Bruce Dunn is a Professor of Materials Science at UCLA's Henry Samueli School of Engineering and Applied Science. Follow him around UCLA's campus as he discusses 3-dimensional batteries and demonstrates fuel cells powered by sugar.
Ever since the beginning of the age of “electrification,” scientists and engineers have struggled with a fundamental problem: How do you store electricity until you need it?
One way is in a battery, but batteries are too heavy and expensive, and they are so large they dictate the size of many things that use them.
March 1 lecture with Bruce Dunn "Electrical Energy Storage: the Key to a Cleaner, Greener Future"
“What we are able to do now is make incredibly small batteries” that still pack a serious punch, says Bruce Dunn, Ph.D., professor of Materials Science and Engineering.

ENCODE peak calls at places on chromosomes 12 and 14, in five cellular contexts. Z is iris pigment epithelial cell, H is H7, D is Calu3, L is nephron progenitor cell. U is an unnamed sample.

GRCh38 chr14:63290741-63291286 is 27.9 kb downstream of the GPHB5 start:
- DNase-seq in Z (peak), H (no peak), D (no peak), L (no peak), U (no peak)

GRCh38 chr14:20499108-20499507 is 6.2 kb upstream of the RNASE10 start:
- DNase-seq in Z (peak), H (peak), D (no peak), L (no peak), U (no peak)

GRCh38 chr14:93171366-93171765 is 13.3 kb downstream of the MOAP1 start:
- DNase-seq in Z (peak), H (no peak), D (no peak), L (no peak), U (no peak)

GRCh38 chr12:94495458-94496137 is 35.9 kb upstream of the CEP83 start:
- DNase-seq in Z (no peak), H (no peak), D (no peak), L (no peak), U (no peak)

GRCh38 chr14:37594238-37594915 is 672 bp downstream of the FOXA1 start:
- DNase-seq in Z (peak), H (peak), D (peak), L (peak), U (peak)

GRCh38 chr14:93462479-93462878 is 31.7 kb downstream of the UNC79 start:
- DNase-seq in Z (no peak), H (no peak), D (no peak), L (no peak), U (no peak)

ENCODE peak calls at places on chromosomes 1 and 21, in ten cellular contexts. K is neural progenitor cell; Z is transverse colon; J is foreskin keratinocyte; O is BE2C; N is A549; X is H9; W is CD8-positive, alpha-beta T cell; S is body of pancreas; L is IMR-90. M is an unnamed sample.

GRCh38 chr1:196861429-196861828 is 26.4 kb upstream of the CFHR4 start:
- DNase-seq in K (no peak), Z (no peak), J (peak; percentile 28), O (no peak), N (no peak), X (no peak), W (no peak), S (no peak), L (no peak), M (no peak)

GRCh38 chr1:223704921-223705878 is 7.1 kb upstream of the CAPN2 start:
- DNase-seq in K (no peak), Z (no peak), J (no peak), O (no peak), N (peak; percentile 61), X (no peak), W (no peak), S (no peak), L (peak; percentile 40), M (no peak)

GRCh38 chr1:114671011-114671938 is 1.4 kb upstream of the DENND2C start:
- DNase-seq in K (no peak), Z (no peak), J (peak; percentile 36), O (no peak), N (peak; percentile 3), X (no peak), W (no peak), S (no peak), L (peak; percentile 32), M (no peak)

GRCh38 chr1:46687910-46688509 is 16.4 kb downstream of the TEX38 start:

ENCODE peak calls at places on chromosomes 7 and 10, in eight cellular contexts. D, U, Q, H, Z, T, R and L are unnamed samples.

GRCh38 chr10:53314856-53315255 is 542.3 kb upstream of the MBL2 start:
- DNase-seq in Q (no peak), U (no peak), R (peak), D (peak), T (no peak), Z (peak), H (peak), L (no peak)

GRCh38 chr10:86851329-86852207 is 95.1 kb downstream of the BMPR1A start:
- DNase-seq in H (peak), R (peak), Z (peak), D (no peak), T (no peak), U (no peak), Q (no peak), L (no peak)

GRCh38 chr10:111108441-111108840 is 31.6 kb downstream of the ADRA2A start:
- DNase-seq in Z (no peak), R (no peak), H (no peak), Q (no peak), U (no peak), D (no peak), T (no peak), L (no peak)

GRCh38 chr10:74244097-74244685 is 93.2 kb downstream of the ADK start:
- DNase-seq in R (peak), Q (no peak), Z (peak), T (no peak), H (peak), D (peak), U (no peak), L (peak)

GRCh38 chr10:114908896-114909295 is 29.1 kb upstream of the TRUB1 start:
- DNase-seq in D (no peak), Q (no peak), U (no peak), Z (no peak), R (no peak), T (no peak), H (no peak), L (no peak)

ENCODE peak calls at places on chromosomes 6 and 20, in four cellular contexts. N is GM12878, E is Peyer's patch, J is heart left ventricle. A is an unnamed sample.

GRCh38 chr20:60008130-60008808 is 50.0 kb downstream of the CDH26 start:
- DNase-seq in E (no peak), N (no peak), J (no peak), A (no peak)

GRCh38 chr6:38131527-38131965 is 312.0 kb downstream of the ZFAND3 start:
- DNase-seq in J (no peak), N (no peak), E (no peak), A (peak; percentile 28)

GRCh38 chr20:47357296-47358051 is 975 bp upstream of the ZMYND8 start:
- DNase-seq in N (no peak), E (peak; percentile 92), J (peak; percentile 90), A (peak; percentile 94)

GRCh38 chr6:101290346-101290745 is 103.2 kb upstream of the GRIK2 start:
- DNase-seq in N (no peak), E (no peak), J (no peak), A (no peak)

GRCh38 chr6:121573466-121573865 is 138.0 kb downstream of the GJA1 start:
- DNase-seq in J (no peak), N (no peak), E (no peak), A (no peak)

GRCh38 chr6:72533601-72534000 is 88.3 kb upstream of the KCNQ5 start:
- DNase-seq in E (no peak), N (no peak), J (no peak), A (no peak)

Today’s batteries are two-dimensional, with a layer of anode, a layer of cathode and a layer of electrolyte. Dunn is working in the third dimension, which consists of “an array of pins that are all sort of sticking up in the air. So the area they take up is pretty small, but they go up into a third dimension,” providing more storage space for the chemical energy that will convert to electrical energy.
Dunn says he can build batteries so small they will fit on a semiconductor chip and power incredibly small devices. With these and many other projects, it’s clear that wherever and however we get our energy in the future, UCLA will be in the forefront of the science — and that’s the kind of power we can all enjoy.
Story from UCLA Invents, UCLA Office of Intellectual Property